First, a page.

It used to be the Bowery was the last place anyone wanted to be caught dead in New York—quite likely because you could wind up dead on skid row. But as it has become the locus of over-the-top downtown development in recent years, nostalgists and preservationists have joined forces to try and preserve the area. Even Assembly Speaker and local representative Shelly Silver has expressed an interest to seeing the Bowery stay the same. The state has finally come through and given the historic byway a boost, though it may be too little, too late.
The State Register of Historic Places has added the Bowery to its list, according to DNAinfo, and that is an important step toward national recognition. The only problem is, both lists offer no formal protections, just plaques—the Bowery has made half a dozen “endangered lists” in half as many years—all the while more and more crazy developments are planned. Only the city’s Landmarks Preservation Commission can take action, and it has protected a handful of buildings in the area but does not seem willing to create a whole district. (It got an incredible amount of pressure for proposing an East Village tenement district, the response basically being, “What’s there to save?”)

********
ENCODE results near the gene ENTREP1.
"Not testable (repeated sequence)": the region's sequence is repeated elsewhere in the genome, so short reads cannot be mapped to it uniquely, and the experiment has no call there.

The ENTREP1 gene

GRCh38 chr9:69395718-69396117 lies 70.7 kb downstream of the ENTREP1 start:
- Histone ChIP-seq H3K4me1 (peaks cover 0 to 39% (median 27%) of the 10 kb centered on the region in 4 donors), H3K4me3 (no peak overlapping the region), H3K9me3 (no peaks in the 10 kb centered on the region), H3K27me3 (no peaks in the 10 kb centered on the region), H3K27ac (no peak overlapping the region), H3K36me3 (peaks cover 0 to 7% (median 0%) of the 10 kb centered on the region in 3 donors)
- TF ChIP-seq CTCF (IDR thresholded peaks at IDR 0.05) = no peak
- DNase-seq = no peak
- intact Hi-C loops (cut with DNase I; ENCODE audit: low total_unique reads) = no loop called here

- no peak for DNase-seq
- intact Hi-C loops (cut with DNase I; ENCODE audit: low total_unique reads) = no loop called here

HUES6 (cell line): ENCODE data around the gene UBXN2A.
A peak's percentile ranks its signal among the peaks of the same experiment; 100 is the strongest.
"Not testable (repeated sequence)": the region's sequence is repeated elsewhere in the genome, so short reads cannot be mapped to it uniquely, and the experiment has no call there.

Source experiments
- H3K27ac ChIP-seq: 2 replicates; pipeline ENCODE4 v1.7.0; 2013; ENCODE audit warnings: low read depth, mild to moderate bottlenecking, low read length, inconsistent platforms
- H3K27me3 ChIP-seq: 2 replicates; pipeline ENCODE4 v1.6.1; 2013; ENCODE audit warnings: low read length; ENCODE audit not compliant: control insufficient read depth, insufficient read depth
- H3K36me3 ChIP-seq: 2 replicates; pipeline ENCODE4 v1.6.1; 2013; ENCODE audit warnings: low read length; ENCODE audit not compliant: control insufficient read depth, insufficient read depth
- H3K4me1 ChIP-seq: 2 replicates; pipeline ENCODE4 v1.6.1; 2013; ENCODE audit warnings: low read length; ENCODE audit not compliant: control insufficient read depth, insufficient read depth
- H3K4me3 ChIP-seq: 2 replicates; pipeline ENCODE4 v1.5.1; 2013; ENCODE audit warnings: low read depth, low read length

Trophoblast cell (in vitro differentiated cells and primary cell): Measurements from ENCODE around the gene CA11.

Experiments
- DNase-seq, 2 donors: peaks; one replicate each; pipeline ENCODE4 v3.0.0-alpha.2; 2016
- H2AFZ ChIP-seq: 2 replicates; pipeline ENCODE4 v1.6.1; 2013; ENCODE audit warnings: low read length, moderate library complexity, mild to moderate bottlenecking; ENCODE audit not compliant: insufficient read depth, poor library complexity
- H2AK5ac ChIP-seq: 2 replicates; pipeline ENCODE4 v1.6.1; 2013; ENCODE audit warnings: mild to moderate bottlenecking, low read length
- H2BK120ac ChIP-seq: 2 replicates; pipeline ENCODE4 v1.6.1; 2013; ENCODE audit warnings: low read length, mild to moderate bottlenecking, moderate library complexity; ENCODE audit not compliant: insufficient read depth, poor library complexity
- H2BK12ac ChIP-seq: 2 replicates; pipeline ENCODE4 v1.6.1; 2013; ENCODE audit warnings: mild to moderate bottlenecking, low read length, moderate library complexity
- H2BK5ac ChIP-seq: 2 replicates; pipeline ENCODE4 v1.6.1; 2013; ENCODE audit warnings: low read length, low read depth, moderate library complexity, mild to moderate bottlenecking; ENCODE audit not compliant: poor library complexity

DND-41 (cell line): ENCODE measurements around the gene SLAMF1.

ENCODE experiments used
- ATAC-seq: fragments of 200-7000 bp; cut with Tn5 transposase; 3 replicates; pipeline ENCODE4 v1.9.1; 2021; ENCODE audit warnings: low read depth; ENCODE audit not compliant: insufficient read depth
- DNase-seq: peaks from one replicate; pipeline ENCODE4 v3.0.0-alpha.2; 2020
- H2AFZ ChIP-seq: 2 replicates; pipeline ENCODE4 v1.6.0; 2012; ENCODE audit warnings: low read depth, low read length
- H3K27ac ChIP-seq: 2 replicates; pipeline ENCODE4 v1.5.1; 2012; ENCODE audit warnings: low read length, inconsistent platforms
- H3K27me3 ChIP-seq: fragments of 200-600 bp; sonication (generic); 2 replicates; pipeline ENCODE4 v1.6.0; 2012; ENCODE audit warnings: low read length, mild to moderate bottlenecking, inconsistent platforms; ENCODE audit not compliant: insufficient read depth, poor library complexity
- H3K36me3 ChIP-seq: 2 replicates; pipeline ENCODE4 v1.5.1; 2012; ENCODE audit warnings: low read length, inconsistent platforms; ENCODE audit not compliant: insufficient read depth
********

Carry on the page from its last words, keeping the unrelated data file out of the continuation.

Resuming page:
Regardless, the preservationists are thrilled with the registry:
“The Bowery nomination is unique—it not only recognizes the architecture and cultural history of the street, but it acknowledges the earliest planning history of New York,” said historian Kerri Culhane, who wrote the Bowery’s 171-page nomination, in a statement.
“By extension, the Bowery nomination should be used as a planning tool to help guide better planning, zoning and contextual infill on this vibrant and dynamic thoroughfare, which continues to make history today.”
“It’s hard to believe that a case had to be made for the significance of one of our most historic streets and all of the folklore that surrounds it,” said Two Bridges president Victor Papa.
“This isn’t just Lower East Side history—this is national history. It is now undeniably clear that the Bowery plays a central role in the canon of American history.”
They’d be crying in their beer, if Mars Bar hadn’t already closed.